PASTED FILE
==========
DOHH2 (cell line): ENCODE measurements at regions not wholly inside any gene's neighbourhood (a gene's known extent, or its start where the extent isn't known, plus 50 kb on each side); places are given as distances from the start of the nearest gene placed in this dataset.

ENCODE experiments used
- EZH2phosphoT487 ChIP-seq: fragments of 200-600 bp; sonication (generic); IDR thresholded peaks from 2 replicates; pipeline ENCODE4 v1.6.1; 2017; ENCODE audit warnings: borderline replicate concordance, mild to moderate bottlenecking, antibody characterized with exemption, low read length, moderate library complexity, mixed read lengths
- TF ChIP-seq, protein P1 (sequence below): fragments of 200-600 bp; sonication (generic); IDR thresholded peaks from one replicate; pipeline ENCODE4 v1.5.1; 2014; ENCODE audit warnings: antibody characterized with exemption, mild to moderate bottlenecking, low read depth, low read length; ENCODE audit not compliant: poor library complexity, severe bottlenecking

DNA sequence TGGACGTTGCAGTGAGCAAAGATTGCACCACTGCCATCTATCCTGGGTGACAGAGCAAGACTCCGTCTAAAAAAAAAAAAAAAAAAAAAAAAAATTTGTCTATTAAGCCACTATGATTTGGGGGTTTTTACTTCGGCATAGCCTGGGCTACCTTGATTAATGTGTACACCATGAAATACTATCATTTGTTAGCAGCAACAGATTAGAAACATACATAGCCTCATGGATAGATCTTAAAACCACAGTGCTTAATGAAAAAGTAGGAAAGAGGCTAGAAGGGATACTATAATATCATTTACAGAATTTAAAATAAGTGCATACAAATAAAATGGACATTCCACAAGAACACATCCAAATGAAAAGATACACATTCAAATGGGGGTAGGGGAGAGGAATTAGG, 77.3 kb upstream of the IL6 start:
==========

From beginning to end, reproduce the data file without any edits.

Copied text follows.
DOHH2 (cell line): ENCODE measurements at regions not wholly inside any gene's neighbourhood (a gene's known extent, or its start where the extent isn't known, plus 50 kb on each side); places are given as distances from the start of the nearest gene placed in this dataset.

ENCODE experiments used
- EZH2phosphoT487 ChIP-seq: fragments of 200-600 bp; sonication (generic); IDR thresholded peaks from 2 replicates; pipeline ENCODE4 v1.6.1; 2017; ENCODE audit warnings: borderline replicate concordance, mild to moderate bottlenecking, antibody characterized with exemption, low read length, moderate library complexity, mixed read lengths
- TF ChIP-seq, protein P1 (sequence below): fragments of 200-600 bp; sonication (generic); IDR thresholded peaks from one replicate; pipeline ENCODE4 v1.5.1; 2014; ENCODE audit warnings: antibody characterized with exemption, mild to moderate bottlenecking, low read depth, low read length; ENCODE audit not compliant: poor library complexity, severe bottlenecking

DNA sequence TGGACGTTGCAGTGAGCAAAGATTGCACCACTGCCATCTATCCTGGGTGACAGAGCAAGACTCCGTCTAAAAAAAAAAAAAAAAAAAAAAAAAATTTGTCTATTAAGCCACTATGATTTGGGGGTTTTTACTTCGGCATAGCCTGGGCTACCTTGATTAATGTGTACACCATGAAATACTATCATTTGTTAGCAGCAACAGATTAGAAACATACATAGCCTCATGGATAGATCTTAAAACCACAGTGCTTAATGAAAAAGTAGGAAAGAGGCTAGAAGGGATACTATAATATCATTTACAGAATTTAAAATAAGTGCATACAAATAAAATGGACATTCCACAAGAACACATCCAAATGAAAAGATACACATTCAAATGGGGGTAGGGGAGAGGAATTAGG, 77.3 kb upstream of the IL6 start: